In his book, Cutting for Stone, Surgeon Abraham Verghese said, “We come unbidden into this life, and if we are lucky we find a purpose beyond starvation, misery, and early death which, lest we forget, is the common lot. I grew up and I found my purpose and it was to become a physician. My intent wasn't to save the world as much as to heal myself. Few doctors will admit this, certainly not young ones, but subconsciously, in entering the profession, we must believe that ministering to others will heal our woundedness. And it can. But it can also deepen the wound.”
As we listened to the poignant description of the events that took place in Orlando, we are reminded of the challenges that many healthcare workers face on a daily basis. We salute the physicians, nurses, and technicians who answered Dr. Smith’s call. They not only took care of the physical wounds, but also the emotional wounds of their patients. There is little doubt that in the coming days, the healthcare team will have some of their own wounds to heal.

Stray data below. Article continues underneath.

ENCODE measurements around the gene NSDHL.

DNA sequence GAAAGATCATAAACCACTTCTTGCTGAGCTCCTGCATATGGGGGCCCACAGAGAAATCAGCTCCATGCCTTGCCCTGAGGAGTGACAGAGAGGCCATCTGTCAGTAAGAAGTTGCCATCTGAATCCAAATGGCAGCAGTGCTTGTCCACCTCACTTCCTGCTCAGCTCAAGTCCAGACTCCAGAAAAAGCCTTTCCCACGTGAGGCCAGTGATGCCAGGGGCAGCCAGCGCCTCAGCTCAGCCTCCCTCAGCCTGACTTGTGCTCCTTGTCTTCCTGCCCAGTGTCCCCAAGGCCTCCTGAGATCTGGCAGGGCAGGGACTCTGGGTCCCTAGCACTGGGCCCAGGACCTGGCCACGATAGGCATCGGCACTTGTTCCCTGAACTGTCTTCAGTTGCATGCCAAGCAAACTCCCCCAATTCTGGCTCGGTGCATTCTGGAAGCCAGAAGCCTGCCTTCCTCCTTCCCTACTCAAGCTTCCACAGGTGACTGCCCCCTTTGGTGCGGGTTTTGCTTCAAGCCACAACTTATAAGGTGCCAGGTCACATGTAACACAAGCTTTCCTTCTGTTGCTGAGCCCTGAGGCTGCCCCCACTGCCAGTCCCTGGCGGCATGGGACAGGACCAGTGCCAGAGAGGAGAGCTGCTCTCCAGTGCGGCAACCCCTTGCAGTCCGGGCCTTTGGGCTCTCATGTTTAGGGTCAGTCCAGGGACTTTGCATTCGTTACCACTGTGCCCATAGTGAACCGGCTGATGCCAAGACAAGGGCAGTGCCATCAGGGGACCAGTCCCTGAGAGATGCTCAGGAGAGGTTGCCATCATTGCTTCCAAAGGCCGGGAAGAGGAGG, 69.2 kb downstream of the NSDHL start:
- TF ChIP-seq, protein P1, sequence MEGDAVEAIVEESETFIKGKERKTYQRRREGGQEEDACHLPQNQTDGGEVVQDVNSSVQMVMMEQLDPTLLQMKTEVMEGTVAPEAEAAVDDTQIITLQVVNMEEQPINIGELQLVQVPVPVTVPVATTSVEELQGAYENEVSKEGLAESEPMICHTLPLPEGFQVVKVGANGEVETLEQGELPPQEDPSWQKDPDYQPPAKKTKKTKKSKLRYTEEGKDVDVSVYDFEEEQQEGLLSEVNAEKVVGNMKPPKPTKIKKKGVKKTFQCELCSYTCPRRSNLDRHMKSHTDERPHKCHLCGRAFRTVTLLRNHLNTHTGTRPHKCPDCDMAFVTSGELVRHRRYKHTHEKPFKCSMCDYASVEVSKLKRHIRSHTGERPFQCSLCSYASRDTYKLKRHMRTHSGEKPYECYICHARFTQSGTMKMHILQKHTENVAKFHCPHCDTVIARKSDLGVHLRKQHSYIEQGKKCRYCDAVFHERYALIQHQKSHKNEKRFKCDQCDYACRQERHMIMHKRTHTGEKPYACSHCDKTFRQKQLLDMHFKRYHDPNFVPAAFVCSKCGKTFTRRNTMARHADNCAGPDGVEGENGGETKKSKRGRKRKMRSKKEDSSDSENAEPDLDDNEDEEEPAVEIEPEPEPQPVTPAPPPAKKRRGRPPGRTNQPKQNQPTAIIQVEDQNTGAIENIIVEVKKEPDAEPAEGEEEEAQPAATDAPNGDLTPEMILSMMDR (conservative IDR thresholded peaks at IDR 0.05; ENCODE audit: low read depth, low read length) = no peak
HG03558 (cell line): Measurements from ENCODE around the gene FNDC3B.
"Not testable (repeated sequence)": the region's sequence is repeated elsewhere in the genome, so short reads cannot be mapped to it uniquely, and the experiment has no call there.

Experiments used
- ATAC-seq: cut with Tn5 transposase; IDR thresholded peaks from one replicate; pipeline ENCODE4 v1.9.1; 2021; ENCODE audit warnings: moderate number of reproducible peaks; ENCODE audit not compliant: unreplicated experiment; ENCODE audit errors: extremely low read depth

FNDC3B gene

We also salute the healthcare workers on the front lines every day who work exhausting hours under stressful conditions. We urge you to take advantage of some of these resources to assess your own level of stress and resilience so that you can fully enjoy the rewarding and meaningful work you have chosen.
AMA Steps Forward (the online practice transformation series launched last June, is offering new online modules that help physicians learn their risk factors for burnout and adopt real-life strategies to reignite professional fulfillment and resilience)
ANA’s, Self-Care and YOU, provides an integrated approach to the practice of self-care. It has examples, guidelines, tips, techniques, and insights about pathways to help you assess and guide your life long journey to self-care.